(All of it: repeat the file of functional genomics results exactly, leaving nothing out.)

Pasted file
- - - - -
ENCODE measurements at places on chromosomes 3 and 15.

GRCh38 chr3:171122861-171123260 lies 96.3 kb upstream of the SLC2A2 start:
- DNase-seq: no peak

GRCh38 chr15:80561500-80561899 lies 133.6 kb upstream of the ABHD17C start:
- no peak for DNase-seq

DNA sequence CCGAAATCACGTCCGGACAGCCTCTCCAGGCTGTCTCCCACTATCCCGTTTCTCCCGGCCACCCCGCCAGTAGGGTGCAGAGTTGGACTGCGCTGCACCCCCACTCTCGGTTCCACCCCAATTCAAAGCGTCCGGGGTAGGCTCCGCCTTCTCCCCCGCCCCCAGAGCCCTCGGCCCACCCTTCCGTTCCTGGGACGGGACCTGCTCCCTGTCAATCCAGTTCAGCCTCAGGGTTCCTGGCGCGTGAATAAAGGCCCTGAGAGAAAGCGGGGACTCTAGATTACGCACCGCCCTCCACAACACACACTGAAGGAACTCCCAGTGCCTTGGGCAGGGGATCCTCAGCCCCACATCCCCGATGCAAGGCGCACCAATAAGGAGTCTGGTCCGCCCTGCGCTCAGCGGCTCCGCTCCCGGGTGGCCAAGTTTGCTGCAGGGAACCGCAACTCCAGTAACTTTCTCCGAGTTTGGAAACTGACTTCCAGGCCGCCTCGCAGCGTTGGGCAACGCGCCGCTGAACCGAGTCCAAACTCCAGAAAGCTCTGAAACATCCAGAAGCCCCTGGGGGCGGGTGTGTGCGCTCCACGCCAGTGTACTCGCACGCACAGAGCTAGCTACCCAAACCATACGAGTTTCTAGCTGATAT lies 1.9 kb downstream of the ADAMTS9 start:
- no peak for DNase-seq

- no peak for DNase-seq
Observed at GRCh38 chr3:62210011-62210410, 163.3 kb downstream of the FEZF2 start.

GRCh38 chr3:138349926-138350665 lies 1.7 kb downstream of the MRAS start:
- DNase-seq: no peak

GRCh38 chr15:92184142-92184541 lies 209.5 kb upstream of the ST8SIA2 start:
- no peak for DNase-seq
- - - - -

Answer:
ENCODE measurements at places on chromosomes 3 and 15.

GRCh38 chr3:171122861-171123260 lies 96.3 kb upstream of the SLC2A2 start:
- DNase-seq: no peak

GRCh38 chr15:80561500-80561899 lies 133.6 kb upstream of the ABHD17C start:
- no peak for DNase-seq

DNA sequence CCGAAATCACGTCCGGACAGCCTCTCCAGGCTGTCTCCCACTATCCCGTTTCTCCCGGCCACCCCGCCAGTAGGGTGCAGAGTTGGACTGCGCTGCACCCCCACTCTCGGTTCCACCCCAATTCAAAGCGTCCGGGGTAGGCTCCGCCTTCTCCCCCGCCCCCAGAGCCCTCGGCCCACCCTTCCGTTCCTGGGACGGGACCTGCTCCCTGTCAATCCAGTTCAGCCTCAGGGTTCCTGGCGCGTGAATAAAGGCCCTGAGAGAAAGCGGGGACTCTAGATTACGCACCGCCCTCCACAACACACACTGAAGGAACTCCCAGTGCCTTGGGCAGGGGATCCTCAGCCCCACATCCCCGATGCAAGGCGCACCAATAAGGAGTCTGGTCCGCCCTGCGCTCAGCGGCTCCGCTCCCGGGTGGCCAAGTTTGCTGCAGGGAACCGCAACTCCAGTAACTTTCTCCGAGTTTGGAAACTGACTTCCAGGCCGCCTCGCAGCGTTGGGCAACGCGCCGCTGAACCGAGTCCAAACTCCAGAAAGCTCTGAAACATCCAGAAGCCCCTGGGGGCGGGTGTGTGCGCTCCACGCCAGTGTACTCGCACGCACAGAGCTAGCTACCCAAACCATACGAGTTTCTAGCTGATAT lies 1.9 kb downstream of the ADAMTS9 start:
- no peak for DNase-seq

- no peak for DNase-seq
Observed at GRCh38 chr3:62210011-62210410, 163.3 kb downstream of the FEZF2 start.

GRCh38 chr3:138349926-138350665 lies 1.7 kb downstream of the MRAS start:
- DNase-seq: no peak

GRCh38 chr15:92184142-92184541 lies 209.5 kb upstream of the ST8SIA2 start:
- no peak for DNase-seq